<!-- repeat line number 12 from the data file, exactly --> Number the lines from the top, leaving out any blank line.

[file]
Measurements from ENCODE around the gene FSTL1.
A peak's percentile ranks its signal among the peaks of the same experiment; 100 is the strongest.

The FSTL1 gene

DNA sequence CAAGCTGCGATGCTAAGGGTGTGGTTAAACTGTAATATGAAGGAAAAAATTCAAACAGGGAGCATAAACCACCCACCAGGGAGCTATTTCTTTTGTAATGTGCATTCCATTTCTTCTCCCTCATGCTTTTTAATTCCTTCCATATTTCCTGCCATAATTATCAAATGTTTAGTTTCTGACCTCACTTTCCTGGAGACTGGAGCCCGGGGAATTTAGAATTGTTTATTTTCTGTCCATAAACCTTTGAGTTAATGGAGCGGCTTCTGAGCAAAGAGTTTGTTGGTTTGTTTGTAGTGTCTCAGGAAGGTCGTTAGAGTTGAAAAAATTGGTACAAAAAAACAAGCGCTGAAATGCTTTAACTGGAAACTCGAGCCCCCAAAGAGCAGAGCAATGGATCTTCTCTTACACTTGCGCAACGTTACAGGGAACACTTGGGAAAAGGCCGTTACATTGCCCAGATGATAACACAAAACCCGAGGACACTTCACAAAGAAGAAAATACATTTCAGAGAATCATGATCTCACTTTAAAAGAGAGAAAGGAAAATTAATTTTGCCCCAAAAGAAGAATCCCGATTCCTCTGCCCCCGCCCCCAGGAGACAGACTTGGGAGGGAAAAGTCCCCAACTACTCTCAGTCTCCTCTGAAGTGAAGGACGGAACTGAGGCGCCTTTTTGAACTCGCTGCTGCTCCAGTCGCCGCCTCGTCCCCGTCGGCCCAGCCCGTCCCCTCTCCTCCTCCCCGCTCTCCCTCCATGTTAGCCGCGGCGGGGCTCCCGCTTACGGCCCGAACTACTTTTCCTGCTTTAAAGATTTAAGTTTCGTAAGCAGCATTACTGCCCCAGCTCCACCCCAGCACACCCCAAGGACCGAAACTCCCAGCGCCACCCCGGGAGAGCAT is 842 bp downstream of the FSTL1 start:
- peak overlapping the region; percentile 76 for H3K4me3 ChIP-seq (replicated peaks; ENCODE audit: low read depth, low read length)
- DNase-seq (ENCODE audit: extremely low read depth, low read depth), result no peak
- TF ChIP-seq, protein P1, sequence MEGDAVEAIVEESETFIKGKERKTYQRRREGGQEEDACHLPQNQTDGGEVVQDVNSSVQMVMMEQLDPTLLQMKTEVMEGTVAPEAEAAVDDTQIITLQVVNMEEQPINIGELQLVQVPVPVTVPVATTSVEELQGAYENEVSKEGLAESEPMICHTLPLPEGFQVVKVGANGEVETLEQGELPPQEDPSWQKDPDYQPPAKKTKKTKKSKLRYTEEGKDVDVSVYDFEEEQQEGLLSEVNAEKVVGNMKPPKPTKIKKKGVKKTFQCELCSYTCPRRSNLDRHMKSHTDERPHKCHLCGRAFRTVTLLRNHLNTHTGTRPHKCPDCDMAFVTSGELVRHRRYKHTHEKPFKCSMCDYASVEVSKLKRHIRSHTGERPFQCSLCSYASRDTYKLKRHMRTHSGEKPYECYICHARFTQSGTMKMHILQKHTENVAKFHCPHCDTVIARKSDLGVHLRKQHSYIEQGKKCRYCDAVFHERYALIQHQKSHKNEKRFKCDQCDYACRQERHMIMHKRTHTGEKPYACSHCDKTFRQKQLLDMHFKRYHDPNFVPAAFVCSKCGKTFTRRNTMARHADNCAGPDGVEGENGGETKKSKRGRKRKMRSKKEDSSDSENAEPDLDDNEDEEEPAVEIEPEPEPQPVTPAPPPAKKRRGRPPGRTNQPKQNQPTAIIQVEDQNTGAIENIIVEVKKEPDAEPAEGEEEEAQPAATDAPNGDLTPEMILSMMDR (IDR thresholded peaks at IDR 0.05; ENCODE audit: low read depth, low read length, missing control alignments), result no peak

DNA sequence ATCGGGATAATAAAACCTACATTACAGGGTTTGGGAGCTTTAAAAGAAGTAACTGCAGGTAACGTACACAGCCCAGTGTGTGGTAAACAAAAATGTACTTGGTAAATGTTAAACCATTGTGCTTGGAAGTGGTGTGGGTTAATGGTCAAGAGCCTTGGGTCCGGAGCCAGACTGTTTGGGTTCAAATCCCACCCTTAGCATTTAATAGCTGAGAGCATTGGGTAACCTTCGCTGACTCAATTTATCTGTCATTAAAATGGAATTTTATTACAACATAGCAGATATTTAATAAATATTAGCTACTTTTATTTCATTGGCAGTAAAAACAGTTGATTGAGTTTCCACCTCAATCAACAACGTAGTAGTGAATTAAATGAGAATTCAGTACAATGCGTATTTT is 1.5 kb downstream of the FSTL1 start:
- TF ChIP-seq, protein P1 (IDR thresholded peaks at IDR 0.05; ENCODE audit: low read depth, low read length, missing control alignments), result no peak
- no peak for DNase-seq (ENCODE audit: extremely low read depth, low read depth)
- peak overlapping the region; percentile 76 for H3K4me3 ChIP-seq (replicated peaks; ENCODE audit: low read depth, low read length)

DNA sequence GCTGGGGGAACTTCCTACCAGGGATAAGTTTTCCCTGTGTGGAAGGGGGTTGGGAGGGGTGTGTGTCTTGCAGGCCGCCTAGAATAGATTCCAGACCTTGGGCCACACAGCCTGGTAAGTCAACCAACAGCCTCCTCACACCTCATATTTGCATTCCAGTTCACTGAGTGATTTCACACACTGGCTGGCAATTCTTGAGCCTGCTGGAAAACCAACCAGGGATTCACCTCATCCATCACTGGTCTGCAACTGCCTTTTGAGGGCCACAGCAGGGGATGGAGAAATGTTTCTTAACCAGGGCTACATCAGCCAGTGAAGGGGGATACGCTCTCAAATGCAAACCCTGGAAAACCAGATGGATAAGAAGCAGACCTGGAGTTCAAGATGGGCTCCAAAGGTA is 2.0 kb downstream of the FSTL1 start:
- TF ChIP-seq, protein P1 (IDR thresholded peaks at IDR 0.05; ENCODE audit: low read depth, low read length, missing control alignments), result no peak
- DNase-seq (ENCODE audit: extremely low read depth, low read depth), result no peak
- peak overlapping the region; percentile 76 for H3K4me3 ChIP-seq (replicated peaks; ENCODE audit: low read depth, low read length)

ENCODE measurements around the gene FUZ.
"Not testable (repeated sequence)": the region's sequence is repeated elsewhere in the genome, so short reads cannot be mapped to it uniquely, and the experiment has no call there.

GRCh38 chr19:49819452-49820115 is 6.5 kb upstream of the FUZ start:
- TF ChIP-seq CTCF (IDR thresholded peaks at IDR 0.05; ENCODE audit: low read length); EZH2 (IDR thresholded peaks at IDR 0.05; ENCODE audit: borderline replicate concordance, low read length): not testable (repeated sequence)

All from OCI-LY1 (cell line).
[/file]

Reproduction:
DNA sequence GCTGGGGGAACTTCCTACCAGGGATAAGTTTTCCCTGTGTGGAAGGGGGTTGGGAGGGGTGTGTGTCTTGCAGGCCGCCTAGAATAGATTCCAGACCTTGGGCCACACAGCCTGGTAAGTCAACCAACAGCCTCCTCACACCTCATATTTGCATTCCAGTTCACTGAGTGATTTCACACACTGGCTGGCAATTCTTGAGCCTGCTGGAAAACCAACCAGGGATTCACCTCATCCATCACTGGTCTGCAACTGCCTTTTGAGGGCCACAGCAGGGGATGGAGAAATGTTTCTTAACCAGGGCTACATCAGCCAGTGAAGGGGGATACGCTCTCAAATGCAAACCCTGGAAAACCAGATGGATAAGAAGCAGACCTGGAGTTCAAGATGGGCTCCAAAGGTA is 2.0 kb downstream of the FSTL1 start: